This ruling has provided clarity over an ambiguous issue. As Breen reports, the Crown attempted to justify the weighing of the suspect by describing the practice as routine, and yet Justice Labrose found it to be a significant violation of the accused’s rights. This is because he held that a person’s weight is the same as their core biographical data, information the courts have long recognised as being protected under section 8.  Clearly, going forward, at least in Ontario, demanding someone’s weight is a no go for the authorities when taking samples of their breath. The demanding and obtaining of someone’s weight can now be rationalized in the same realm as the police demanding information or requesting samples of bodily fluid. This is information that the police have no authority to force you to provide without judicial authorization.

The reason the police want to accurately determine your weight is because the prosecution may require this information to support the evidence they possess to demonstrate that you were impaired while operating or in care and control of your vehicle. In the event a toxicologist’s evidence is required, due to a delay in taking breath tests or if there was the consumption of alcohol just before or just after last driving, the quantity of alcohol in the person’s system will be in dispute. Weight becomes highly relevant at this point because, without weight, an accurate calculation of an individual’s blood alcohol readings may not be possible.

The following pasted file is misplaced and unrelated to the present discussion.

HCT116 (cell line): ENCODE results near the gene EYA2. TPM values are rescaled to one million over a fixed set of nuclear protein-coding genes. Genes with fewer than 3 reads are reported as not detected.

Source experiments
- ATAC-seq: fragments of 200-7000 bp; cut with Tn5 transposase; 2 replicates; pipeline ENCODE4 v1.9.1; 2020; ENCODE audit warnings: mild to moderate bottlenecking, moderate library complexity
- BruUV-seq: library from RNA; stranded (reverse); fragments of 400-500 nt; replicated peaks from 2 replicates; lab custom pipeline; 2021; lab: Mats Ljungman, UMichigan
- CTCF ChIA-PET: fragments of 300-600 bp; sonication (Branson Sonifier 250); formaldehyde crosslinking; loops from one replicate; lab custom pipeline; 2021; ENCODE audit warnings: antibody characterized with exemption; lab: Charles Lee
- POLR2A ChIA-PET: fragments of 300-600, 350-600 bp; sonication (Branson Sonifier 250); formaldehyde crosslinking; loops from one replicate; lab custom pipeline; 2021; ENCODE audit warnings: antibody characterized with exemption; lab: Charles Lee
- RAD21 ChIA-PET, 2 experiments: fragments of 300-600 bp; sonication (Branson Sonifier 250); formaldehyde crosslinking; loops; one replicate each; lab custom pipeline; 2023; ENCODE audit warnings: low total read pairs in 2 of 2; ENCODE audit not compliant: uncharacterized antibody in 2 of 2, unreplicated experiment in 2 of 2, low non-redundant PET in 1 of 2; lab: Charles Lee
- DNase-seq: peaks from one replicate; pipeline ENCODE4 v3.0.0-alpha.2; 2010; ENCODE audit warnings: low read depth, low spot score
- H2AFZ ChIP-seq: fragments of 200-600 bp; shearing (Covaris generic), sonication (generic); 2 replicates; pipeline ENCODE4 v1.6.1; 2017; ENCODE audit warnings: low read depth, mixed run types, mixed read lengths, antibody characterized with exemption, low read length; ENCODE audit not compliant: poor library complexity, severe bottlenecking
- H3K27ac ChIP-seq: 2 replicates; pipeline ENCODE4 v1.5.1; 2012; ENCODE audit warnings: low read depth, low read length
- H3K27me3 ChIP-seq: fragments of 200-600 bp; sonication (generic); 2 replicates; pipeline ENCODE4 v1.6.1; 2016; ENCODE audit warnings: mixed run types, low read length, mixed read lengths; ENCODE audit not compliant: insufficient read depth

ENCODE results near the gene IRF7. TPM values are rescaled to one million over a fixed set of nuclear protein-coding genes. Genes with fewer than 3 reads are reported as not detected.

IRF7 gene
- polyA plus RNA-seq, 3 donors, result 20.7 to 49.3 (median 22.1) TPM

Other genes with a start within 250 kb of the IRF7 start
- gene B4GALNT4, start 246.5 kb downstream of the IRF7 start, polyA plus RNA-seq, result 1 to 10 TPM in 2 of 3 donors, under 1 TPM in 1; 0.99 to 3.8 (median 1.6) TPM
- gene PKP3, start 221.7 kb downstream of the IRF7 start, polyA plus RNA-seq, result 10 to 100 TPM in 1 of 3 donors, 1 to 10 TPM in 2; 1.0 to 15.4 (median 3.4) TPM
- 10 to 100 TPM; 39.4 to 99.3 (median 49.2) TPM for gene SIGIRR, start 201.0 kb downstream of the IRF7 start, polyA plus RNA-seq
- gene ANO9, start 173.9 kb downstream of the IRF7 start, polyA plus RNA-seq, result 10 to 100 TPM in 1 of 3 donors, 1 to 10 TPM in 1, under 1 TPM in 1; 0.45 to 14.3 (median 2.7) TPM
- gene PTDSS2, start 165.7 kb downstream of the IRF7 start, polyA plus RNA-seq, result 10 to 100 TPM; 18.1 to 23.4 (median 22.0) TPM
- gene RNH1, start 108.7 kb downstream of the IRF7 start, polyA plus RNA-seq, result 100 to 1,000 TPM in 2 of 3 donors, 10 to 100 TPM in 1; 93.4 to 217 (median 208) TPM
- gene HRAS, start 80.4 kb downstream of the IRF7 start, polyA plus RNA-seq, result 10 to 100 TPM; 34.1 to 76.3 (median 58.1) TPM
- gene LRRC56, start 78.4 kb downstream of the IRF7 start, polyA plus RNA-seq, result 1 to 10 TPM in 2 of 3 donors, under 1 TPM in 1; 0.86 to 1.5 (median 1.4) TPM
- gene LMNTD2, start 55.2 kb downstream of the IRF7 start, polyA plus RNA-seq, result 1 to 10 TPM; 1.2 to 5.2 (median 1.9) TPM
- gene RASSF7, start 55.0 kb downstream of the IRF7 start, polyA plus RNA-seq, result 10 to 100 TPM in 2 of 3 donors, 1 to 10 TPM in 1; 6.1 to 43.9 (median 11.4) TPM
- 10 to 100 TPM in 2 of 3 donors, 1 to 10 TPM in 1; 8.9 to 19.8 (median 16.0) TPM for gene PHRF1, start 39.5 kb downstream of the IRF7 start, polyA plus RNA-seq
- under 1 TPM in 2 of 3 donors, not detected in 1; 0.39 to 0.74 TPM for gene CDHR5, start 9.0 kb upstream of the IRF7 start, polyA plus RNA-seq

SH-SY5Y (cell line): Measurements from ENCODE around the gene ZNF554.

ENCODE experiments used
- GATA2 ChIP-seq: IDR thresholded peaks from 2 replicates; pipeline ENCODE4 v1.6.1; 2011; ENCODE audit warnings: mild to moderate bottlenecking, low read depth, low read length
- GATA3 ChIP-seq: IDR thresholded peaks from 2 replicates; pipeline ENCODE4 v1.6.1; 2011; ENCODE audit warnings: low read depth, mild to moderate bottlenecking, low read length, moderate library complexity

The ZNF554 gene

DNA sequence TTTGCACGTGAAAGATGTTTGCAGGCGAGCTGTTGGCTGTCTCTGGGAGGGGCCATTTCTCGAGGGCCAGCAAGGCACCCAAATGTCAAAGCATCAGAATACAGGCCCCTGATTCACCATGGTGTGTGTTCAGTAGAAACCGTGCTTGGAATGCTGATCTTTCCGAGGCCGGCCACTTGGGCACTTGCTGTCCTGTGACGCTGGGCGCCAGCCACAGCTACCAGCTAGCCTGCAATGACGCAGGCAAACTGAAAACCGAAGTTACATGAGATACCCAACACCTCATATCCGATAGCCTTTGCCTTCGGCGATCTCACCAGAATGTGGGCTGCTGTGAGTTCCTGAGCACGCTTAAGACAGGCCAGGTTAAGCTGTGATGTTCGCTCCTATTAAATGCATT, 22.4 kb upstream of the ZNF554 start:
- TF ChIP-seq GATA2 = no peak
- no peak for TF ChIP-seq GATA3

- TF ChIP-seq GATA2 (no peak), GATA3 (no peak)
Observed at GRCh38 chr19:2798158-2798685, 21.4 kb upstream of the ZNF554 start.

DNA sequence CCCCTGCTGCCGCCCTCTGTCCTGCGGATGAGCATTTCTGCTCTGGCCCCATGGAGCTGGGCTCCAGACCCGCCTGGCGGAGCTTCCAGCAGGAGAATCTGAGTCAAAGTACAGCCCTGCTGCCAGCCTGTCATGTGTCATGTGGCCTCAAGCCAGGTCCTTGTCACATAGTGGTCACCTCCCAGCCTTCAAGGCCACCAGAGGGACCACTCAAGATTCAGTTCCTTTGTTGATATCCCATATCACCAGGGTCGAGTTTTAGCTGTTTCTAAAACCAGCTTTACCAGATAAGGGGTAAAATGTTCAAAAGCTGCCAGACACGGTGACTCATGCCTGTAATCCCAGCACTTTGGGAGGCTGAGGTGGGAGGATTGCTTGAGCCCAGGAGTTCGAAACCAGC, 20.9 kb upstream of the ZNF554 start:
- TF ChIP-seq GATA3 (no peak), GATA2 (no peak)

What does this mean for our hypothetical? It evidently means that you can refuse to provide your weight, just as you can refuse to provide the samples of your breath. The Ontario Superior Court’s decision means that you have a reasonable expectation of privacy over this information and that simply desiring the information to aid in the developing of a case against you does not justify infringing this expectation. They can request, you can comply, but nothing in the law says that you have to.

You can provide your weight voluntarily, or you can refuse to provide it. The refusal will carry no legislated consequences, because the taking of weight is not a statutorily compellable search under our DUI regime. What is now abundantly clear, is that the police without a warrant, can demand but cannot force you to step on the scale without breaching your constitutional rights

Not only should you not allow the police to weigh you, you should not disclose your weight or height to the police. If you are asked to disclose this information to the police it is important to remember that the police cannot compel you to answer questions as part of their investigation. You can simply refuse to provide an answer without any negative impact. It is important to remember though, that refusing to answer questions about your core biographical data is not an excuse for being rude or obstructive when interacting with the officers as this type of obtuse behaviour could be held against you.